China is softening its tone on the severity of COVID-19 and easing some restrictions even as its daily case toll hovers near record highs, after anger over the world’s toughest curbs fueled protests across the country.
Several cities in the world’s second-largest economy, while still reporting new infections, are breaking with practice by lifting district lockdowns and allowing businesses to reopen.
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Health authorities announcing the relaxation of measures did not mention the protests, which ranged from candle-lit vigils in Beijing to clashes with the police on the streets of Guangzhou on Tuesday and at an iPhone factory in Zhengzhou last week.
The demonstrations marked the biggest show of civil disobedience in mainland China since President Xi Jinping took power a decade ago and come as the economy is set to enter a new era of much slower growth than seen in decades.
Despite near-record case numbers, Vice Premier Sun Chunlan, who oversees COVID-19 efforts, said the virus’s ability to cause disease was weakening, state media reported.
“The country is facing a new situation and new tasks in epidemic prevention and control as the pathogenicity of the Omicron virus weakens, more people are vaccinated and experience in containing the virus is accumulated,” Sun said in comments reported in state media.
Sun also urged further “optimization” of testing, treatment and quarantine policies.
The mention of a weakening pathogenicity contrasts with earlier messages from authorities about the deadliness of the virus.
Less than 24 hours after violent protests in Guangzhou, authorities in at least seven districts of the sprawling manufacturing hub north of Hong Kong, said they were lifting temporary lockdowns. One district said it would allow in-person classes in schools to resume and would reopen restaurants and other businesses including cinemas.
Some changes are being implemented with little fanfare.
A community of thousands in east Beijing is allowing infected people with mild symptoms to isolate at home, according to new rules issued by the neighborhood committee and seen by Reuters.
Neighbors on the same floor and three stories above and below the home of a positive case should also quarantine at home, a committee member said.
That is a far cry from quarantine protocols earlier in the year when entire communities were locked down, sometimes for weeks, after even just one positive case was found.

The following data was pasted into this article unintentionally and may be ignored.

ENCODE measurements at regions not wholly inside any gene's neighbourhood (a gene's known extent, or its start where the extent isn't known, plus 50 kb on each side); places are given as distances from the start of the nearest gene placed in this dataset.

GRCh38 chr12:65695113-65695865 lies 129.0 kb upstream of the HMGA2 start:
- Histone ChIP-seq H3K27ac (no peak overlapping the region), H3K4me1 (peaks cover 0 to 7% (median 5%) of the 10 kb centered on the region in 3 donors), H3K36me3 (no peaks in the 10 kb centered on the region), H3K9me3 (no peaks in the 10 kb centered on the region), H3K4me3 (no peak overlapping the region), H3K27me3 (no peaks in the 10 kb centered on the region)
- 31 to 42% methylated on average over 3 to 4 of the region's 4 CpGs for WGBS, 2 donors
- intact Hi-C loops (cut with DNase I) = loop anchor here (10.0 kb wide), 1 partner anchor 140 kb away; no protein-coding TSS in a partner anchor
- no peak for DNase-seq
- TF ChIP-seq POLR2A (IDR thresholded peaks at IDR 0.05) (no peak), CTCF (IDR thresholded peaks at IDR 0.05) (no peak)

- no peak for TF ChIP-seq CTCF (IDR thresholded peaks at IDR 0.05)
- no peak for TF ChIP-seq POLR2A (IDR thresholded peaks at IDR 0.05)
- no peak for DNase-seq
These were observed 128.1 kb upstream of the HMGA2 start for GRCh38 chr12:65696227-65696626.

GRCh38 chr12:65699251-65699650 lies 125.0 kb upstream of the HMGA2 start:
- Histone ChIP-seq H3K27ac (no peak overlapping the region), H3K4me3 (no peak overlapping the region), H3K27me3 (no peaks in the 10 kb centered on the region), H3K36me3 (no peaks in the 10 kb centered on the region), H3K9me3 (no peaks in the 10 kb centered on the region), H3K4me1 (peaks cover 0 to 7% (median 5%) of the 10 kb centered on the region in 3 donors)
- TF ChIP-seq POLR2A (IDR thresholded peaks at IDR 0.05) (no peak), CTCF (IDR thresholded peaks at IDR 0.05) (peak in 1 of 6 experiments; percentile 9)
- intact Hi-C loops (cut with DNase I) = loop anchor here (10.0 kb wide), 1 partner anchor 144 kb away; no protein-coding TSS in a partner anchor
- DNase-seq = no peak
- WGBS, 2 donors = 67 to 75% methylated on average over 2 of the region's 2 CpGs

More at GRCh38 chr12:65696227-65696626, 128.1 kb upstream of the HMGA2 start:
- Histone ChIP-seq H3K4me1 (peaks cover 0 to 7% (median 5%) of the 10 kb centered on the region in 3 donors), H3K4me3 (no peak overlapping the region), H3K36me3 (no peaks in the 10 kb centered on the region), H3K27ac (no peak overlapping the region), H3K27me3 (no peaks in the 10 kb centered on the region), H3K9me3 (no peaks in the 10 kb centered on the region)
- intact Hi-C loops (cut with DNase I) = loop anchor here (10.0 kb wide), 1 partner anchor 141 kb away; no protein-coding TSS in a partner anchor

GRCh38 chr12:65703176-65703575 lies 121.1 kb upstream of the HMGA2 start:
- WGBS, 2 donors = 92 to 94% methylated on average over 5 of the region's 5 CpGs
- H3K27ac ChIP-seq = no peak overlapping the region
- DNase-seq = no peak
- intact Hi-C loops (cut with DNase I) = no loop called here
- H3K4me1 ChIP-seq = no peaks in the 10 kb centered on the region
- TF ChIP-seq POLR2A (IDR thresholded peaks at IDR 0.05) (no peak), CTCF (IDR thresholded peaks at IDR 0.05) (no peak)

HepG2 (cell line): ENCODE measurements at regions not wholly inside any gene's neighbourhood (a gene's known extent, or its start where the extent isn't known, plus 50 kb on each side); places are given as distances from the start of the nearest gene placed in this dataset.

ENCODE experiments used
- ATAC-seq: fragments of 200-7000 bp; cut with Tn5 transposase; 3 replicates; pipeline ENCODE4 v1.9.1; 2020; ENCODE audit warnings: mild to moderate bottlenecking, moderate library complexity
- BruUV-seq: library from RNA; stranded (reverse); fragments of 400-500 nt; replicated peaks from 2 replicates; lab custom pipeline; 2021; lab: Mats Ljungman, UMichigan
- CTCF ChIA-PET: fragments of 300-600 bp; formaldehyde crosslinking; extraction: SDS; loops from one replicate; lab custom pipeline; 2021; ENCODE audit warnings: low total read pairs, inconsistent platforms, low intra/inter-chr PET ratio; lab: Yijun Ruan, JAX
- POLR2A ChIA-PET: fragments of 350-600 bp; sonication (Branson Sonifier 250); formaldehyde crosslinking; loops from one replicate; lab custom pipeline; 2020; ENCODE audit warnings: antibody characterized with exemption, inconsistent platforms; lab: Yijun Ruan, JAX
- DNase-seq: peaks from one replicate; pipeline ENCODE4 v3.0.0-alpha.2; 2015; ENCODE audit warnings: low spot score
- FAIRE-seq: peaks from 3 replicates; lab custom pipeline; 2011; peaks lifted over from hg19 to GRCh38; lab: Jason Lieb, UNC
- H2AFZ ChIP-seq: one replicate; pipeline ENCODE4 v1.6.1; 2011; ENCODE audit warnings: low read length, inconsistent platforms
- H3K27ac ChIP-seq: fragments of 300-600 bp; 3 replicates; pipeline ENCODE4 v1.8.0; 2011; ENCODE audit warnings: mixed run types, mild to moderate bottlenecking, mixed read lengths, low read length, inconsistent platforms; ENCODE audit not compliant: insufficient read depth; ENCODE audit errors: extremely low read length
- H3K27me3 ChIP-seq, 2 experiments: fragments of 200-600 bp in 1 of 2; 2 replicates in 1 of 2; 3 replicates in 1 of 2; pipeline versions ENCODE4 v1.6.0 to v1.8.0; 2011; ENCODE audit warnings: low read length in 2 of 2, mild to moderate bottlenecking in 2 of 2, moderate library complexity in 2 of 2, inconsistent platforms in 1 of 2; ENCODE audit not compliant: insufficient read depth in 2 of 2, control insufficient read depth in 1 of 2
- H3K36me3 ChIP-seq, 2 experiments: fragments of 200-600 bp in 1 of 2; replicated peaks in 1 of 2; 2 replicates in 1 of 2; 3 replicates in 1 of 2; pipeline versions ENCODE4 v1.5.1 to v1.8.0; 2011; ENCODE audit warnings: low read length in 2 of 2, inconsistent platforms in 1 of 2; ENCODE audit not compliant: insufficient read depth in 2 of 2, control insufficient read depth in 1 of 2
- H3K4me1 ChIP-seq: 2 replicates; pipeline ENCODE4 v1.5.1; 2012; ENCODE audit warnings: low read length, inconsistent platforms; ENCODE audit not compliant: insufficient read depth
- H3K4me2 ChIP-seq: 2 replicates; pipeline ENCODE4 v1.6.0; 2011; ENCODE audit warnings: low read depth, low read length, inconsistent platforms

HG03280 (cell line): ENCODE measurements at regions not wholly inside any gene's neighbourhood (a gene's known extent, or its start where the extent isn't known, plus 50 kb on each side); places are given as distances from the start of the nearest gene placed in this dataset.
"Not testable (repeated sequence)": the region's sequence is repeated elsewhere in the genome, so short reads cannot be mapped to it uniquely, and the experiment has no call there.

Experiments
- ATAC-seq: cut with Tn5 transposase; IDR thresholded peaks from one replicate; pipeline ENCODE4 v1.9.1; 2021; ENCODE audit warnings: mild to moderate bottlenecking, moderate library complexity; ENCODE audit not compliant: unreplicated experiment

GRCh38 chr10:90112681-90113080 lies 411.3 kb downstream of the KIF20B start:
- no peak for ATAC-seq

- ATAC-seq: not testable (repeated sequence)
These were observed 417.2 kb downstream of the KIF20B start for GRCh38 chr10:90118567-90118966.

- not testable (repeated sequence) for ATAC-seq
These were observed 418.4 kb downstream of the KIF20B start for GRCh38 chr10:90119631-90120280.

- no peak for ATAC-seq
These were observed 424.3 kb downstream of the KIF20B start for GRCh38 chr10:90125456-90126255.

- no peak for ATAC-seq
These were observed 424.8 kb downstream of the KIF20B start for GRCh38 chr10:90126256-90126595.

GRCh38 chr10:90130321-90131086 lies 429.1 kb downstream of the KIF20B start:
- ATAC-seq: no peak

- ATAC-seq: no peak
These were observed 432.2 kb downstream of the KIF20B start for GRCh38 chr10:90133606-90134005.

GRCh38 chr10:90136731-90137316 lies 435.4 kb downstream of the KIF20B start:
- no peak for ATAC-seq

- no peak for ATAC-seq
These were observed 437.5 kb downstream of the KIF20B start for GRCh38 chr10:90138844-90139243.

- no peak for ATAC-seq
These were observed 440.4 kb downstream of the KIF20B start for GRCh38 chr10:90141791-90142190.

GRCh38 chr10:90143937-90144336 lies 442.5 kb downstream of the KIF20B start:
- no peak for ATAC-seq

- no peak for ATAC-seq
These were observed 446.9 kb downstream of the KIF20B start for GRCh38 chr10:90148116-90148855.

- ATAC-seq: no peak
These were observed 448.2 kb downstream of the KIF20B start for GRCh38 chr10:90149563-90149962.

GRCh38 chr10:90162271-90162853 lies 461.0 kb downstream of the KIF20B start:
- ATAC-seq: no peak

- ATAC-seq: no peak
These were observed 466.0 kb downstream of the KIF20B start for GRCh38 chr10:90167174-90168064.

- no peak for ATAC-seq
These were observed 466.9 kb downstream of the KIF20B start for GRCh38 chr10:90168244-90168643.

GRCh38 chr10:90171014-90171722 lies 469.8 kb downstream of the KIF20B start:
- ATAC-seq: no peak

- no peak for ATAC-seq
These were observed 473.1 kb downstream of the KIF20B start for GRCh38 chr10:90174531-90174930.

Another community nearby is holding an online poll this week on the possibility of positive cases isolating at home, residents said.
“I certainly welcome the decision by our residential community to run this vote regardless of the outcome,” said resident Tom Simpson, managing director for China at the China-Britain Business Council.
He said his main concern was being forced to go into a quarantine facility, where “conditions can be grim to say the least.”
Prominent nationalist commentator Hu Xijin said in a social media post on Wednesday that many asymptomatic carriers of COVID-19 in Beijing were already quarantining at home.
The southwestern city of Chongqing will allow close contacts of people with COVID-19, who meet certain conditions, to quarantine at home, while Zhengzhou in central China announced the “orderly” resumption of businesses, including supermarkets, gyms and restaurants.
National health officials said this week authorities would respond to “urgent concerns” raised by the public and that COVID-19 rules should be implemented more flexibly, according to a region’s conditions.
Re-opening next year?
Expectations have grown around the world that China, while still trying to contain infections, could look to re-open at some point next year once it achieves better vaccination rates among its elderly.
Health experts warn of widespread illness and death if COVID-19 is let loose before vaccination is ramped up.
Chinese stocks and markets around the world dipped initially after the weekend protests in Shanghai, Beijing and other cities, but later recovered on hopes that public pressure could lead to a new approach by authorities.
More COVID-19 outbreaks could weigh on China’s economic activity in the near term, the International Monetary Fund (IMF) said on Wednesday, adding it saw scope for a safe recalibration of policies that could allow economic growth to pick up in 2023.
China’s strict containment measures have dampened domestic economic activity this year and spilled over to other countries through supply chain interruptions.
Following downbeat data in an official survey on Wednesday, the Caixin/S&P Global manufacturing purchasing managers’ index showed factory activity shrank in November for a fourth consecutive month.
While the change in tone on COVID-19 appears a response to the public discontent with strict measures, authorities are also seeking out for questioning those present at the demonstrations.
China Dissent Monitor, run by US government-funded Freedom House, estimated at least 27 demonstrations took place across China from Saturday to Monday. Australia’s ASPI think tank estimated 43 protests in 22 cities.
China’s factory activity shrinks as COVID-19 lockdowns, transport disruptions spread
COVID-19 protests escalate in Guangzhou as China lockdown anger boils
China to accelerate push to vaccinate elderly against COVID-19 amid protests
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